20 July 2010


In yesterday's Washington Post, Dana Priest and William M. Arkin revealed the startling growth of secret intelligence agencies and contractors. The article A Hidden World Growing Beyond Control describes the creation since 9/11 of literally thousands of governmental agencies and private contractors devoted to gathering intelligence related to terrorism. The resulting flood of information is uncoordinated, unsupervised, often overlapping, often irrelevant, and monstrously expensive. The sheer volume of surveillance and documentation is beyond the ability of any policy-maker, or group of policy-makers, to even read, much less correlate into a comprehensive view of events. Our justifiable concern over security has mutated beyond recognition into a paranoia which happens to present a financial windfall to those who would profit from fear.

Here is a useful map showing the locations of governmental organizations and companies within Top Secret America, with at least 2,246 government work locations and 7,046 company work locations globally. The map can be explored by city, and the bar graph across the bottom details numbers of locations for particular givernment agencies. Your tax dollars at play.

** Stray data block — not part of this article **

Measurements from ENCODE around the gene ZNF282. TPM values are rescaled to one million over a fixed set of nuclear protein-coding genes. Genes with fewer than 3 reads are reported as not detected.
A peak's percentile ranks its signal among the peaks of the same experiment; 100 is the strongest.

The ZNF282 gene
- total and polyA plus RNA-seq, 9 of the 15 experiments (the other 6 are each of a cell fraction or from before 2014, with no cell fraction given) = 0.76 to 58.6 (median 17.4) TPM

So is human warfare a trait which we inherited from our primate ancestors? The question is explored by Franz de Waal in his article An Academic War About War. De Waal has also put together a four-part video series on the violent side of the human condition. Collectively called The Bipolar Ape, each tw0-minute segment is concise and informative.

On a more elevating note (as it were), on this day in 1969 the first humans (Neil Armstrong and Buzz Aldrin, with Michael Collins remaining in lunar orbit) set foot on the moon, fulfilling President John F. Kennedy's goal of reaching the moon before the Soviets before the end of the 1960s. Alas, the Apollo Program only ran from 1961 until 1975. For 35 years the human exploration of space has been limited to Earth-bound observatories, to the orbiting (and soon to be deactivated) Space Shuttle program, to orbiting missions like the Hubble Telescope, and to interplanetary and interstellar probes. The vision of hands-on human space exploration has been subverted by politics, wars and collective myopia. If NASA enjoyed even one-tenth the budget which we devote to the military, we would be on our way to the stars.

No comments:

Post a Comment